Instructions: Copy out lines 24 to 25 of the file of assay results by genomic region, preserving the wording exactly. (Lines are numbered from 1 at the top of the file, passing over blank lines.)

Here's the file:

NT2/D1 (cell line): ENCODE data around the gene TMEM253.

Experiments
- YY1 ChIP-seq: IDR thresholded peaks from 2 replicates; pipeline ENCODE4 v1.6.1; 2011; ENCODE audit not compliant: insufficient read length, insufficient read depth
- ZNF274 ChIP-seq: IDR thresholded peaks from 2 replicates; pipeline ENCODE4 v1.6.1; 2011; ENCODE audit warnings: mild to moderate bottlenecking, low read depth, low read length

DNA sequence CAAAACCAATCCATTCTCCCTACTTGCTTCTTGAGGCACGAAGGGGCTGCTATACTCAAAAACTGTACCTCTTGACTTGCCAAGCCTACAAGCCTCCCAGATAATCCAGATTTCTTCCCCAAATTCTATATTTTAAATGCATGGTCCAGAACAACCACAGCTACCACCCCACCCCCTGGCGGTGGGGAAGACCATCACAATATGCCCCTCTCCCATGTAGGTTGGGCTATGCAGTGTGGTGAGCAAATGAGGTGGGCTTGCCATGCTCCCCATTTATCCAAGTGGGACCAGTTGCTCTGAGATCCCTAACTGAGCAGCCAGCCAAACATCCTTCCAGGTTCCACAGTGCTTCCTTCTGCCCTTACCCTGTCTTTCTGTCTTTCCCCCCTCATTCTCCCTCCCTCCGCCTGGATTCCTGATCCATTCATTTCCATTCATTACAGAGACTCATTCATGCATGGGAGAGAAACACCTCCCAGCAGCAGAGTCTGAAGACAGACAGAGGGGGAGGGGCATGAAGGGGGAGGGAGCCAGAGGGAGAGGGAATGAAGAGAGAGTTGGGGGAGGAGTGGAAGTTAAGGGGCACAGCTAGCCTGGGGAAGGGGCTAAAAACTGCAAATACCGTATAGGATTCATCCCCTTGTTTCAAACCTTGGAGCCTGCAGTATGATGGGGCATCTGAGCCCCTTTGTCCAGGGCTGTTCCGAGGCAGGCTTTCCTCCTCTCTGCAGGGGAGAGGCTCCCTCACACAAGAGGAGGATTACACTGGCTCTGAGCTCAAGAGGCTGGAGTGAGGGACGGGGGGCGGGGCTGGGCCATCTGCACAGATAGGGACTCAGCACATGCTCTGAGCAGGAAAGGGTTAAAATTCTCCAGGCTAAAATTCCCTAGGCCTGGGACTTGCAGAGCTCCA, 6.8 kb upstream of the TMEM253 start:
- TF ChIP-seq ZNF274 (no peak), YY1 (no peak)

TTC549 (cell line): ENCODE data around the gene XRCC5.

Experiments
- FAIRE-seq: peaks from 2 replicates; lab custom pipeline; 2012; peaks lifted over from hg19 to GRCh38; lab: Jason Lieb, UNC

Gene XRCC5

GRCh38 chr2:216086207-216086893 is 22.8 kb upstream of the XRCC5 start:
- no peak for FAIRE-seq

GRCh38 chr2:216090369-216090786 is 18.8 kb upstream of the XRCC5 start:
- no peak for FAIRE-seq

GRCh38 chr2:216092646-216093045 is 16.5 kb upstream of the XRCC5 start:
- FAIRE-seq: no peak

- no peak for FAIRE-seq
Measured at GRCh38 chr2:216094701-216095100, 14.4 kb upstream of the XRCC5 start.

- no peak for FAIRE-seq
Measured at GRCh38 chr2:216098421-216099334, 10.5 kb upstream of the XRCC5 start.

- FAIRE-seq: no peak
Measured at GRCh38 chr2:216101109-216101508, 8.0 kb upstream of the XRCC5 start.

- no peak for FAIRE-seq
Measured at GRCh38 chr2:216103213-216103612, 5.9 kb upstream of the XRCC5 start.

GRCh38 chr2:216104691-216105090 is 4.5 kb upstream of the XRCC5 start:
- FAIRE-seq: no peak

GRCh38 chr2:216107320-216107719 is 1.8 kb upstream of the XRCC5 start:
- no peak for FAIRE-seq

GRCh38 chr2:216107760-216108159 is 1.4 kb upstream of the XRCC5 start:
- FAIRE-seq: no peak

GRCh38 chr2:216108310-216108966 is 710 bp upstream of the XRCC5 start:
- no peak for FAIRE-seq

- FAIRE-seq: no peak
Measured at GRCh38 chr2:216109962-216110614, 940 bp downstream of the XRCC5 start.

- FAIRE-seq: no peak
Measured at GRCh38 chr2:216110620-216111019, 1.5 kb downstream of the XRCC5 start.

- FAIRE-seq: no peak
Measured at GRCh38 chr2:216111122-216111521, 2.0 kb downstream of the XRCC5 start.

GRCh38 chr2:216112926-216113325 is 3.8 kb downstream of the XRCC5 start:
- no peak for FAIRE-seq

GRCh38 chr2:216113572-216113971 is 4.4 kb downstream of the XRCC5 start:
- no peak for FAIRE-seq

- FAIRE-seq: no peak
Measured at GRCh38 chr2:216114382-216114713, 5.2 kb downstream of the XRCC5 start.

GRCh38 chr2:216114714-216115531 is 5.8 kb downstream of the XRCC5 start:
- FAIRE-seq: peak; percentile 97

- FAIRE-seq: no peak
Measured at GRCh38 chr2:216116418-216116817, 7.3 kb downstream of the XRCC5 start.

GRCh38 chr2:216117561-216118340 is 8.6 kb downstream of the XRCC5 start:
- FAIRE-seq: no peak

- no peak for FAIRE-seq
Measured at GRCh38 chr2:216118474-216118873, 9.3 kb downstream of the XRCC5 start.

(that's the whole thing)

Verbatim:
Measured at GRCh38 chr2:216103213-216103612, 5.9 kb upstream of the XRCC5 start.

GRCh38 chr2:216104691-216105090 is 4.5 kb upstream of the XRCC5 start: